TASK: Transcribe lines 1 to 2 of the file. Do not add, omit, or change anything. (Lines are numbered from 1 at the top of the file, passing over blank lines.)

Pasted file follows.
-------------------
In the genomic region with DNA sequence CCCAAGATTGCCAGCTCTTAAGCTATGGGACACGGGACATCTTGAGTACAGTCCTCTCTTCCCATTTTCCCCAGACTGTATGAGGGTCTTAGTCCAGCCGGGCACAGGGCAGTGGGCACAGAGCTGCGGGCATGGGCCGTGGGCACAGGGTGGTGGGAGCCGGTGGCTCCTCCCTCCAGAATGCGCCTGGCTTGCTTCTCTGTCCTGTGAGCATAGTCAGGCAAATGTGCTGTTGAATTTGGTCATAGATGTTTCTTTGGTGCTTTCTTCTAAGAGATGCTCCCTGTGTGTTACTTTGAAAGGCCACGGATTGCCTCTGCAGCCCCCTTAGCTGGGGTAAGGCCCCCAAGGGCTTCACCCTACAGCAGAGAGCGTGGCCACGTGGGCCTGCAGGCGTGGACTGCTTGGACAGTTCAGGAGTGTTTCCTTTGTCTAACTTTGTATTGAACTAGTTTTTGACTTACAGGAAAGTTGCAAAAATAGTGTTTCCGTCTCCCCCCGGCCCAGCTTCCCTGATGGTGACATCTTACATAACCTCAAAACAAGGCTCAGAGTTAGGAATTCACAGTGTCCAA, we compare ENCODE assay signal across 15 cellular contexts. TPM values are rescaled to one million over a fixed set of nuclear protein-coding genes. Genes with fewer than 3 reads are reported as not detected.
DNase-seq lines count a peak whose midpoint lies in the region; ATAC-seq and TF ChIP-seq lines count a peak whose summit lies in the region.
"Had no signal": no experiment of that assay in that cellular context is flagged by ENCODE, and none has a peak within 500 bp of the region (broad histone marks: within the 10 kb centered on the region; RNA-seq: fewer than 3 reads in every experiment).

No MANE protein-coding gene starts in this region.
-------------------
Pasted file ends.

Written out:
In the genomic region with DNA sequence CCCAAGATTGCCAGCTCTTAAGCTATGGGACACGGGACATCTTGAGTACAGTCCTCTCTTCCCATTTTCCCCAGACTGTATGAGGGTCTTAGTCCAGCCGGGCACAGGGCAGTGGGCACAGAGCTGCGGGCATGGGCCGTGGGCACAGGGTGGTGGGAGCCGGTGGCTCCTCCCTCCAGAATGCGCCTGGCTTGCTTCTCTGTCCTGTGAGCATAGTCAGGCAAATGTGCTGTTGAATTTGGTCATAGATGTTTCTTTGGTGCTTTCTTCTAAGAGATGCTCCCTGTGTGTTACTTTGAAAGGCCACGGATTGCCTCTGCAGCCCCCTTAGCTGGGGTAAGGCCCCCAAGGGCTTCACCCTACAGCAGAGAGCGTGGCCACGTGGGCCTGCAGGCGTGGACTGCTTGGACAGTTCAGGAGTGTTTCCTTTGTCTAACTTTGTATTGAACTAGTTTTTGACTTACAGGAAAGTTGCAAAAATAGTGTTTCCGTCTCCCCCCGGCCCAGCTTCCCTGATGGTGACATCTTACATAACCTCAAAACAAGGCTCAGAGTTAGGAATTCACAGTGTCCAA, we compare ENCODE assay signal across 15 cellular contexts. TPM values are rescaled to one million over a fixed set of nuclear protein-coding genes. Genes with fewer than 3 reads are reported as not detected.
DNase-seq lines count a peak whose midpoint lies in the region; ATAC-seq and TF ChIP-seq lines count a peak whose summit lies in the region.